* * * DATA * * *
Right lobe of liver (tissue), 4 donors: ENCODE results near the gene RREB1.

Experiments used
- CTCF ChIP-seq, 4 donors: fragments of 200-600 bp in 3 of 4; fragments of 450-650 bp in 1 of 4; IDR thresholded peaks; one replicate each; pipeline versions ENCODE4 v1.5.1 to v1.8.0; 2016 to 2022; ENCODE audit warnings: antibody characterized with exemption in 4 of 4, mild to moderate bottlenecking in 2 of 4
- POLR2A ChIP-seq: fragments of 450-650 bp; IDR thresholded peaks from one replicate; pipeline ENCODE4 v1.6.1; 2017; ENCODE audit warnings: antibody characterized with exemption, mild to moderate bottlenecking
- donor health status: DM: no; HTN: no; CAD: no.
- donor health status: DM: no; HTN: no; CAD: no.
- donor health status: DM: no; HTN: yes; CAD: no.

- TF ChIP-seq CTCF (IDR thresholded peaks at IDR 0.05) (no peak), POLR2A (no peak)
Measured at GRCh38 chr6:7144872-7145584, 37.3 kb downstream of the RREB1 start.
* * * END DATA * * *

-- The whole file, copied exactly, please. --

Right lobe of liver (tissue), 4 donors: ENCODE results near the gene RREB1.

Experiments used
- CTCF ChIP-seq, 4 donors: fragments of 200-600 bp in 3 of 4; fragments of 450-650 bp in 1 of 4; IDR thresholded peaks; one replicate each; pipeline versions ENCODE4 v1.5.1 to v1.8.0; 2016 to 2022; ENCODE audit warnings: antibody characterized with exemption in 4 of 4, mild to moderate bottlenecking in 2 of 4
- POLR2A ChIP-seq: fragments of 450-650 bp; IDR thresholded peaks from one replicate; pipeline ENCODE4 v1.6.1; 2017; ENCODE audit warnings: antibody characterized with exemption, mild to moderate bottlenecking
- donor health status: DM: no; HTN: no; CAD: no.
- donor health status: DM: no; HTN: no; CAD: no.
- donor health status: DM: no; HTN: yes; CAD: no.

- TF ChIP-seq CTCF (IDR thresholded peaks at IDR 0.05) (no peak), POLR2A (no peak)
Measured at GRCh38 chr6:7144872-7145584, 37.3 kb downstream of the RREB1 start.